Before I dive in to this post, just a note for those who missed it on Facebook – We are fundraising to celebrate J’s birthday by sponsoring a class at 4 Paws for Ability! You can read about it here.
This week, J’s hair was showing signs of growing out to a very unsightly mass. My son has sensational hair. It’s luxuriously thick, a beautiful shade of dark brown and soft as can be. The downside of this is that he hates brushing it, so when it grows out to any length because he hates haircuts even more, we have some disasters. His hair got long enough this time that it was in his eyes. I am sure that the Beatles would be impressed with his mop top but neither he nor I were entirely so.
I pitched the idea of a haircut every day. Every day. It was pitched always with low pressure. When something is already a source of major fear and anxiety it is absolutely wrong to add even more stress to it. There is no way that anyone in the situation will learn how to cope if we do that, right? So I pitched the idea gently, made a silly game of discussing it, and let him say “no”. The more he could not see out from under his bangs, the more I asked.
Then, in a moment of potential fail, I bribed. Now, we do not have to bribe in this house usually. True bribing, the offering of an experience or a prize in exchange for doing something desperately disliked, is exceedingly rare. This was a desperate time, it called for desperate measures… like offering a choice of Thomas and Friends trains or track. I asked him if he would like to get a haircut, then get a Thomas train after he finished his occupational and speech therapies on Wednesday…
…And he said yes.
I had to ask him 2 more times to make sure I heard correctly! We gathered the troops and pretty much ran headlong towards a local salon. We weren’t taking any chance of minds being changed.
J has always fought entering salons. He misses nothing. He knows where he is going. Brooklyn and he approached the salon with us and he started to hesitate but entered. It was busy, noisy and crowded. He stayed with us. No screaming, no resisting yet. He waited his turn, an absolute feat for him. A wonderful young woman named Danielle called us back when it was time.
He started to fall apart. I had to remove his coat. This strange but friendly lady was talking to him. He was scared because he’d never been this particular place before and his last memories were not good when it came to haircuts.
Then the stars, somehow, aligned.
Danielle exhibited a kind, gentle patience. We got his coat off. He sat on my lap. I wore the cape, he did not. He faced me, not the mirror, and he struggled… but when she started the clippers he ceased his screaming in fear and said “that tickles!”. He struggled mightily with all that a haircut entails, but he was not paralyzed with outright terror. He even laughed a couple of times. He allowed two passes of the cool blow drier to remove fallen hair from his head and shoulders, something he’s never done.
He did amazing.
Now, he is roughly 10lbs lighter and 100 times happier without so much hair on his head. Brooklyn loved on him when he was done and they left side by side, just as they came in. She hated waiting for him while hearing him in distress but did her job exactly as she should.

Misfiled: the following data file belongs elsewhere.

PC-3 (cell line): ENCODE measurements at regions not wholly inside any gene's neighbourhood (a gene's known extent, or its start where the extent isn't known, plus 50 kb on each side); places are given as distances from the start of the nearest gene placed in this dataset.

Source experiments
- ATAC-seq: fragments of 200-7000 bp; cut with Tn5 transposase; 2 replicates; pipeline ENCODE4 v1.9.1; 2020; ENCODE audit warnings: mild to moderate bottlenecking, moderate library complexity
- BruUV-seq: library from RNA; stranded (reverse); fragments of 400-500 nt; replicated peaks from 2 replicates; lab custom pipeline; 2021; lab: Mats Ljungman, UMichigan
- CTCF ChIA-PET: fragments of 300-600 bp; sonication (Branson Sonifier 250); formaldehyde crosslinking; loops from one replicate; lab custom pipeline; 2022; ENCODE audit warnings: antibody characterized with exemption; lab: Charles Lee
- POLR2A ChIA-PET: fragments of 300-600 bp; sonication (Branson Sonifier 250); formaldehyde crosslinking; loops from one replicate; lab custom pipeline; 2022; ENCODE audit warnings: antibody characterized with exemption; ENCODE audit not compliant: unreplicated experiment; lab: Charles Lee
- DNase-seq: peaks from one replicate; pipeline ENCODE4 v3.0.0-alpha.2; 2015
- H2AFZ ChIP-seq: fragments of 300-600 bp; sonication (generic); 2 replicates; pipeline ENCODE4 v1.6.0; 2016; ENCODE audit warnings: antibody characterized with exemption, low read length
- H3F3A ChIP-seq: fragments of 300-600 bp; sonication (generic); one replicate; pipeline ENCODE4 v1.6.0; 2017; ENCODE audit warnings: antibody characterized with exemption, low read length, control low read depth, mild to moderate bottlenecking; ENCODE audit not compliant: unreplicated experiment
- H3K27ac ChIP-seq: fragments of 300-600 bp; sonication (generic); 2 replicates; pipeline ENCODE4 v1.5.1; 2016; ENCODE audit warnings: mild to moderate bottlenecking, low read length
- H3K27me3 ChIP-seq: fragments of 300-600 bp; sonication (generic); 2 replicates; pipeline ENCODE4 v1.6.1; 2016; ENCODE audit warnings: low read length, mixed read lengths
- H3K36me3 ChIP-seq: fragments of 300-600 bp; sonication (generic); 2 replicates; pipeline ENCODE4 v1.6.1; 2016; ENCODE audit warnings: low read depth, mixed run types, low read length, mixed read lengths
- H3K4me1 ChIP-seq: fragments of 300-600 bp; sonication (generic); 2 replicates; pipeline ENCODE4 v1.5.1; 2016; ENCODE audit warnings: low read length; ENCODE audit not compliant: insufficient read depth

We chose trains at the store not 15 minutes later, brought them home, added them to our collection and enjoyed a fun night of playing with them. Now to hope that this experience keeps him aware next time that it won’t be quite so bad. It may not be easy, but it’s not terrible.
Oddly, the same day, we had another new experience.
J talked to a stranger. Spontaneously.
I generally have to prompt him when we are talking with new people. He rarely engages until he’s settled with the new people, which is fine. I wrote this up on my personal Facebook so I hope you’ll forgive my copying and pasting:
When we were leaving his OT/Speech clinic a gentleman (well dressed, handsome, clearly from a more luxurious tax bracket than we plebs) was behind us at a little distance. He caught up as we reached the end of the path to the parking lot, greeted us with a nod as he passed us and went on his way.
Or so he thought.
Jacob called after him. My son, who rarely to -never- talks to strangers without prompting, called spontaneously after the stranger. “HEY!”
The gentleman, being absolutely worthy of that term, turned back. “Yes?”
“Where you going?!” Jacob asked, like a surly little police officer.
“To my car,” the man answered, amused.
“Why?!” asks Officer Jacob.
I stepped in at this point, trying not to cry with laughter more than embarrassment because the man handled it so beautifully and I could not believe it had just happened. He smiled at Jacob and Brookie, waved to us and went about his life. This kid will never cease to surprise me.
My son sounded straight out of Southie, a silly Boston stereotype with his strong questioning. This man, who we have never met and may never meet again, could not have been any more friendly about it. That day, I swear… the universe was all together there for J to succeed however he wished to, so he did. He does everything in his own time, and his own way. I have zero doubts that my son is able to do anything he sets his mind to. He will show us his amazing mind and amazing skills in his own way and time, just as he does now, and I am loving being a privileged spectator on this adventure.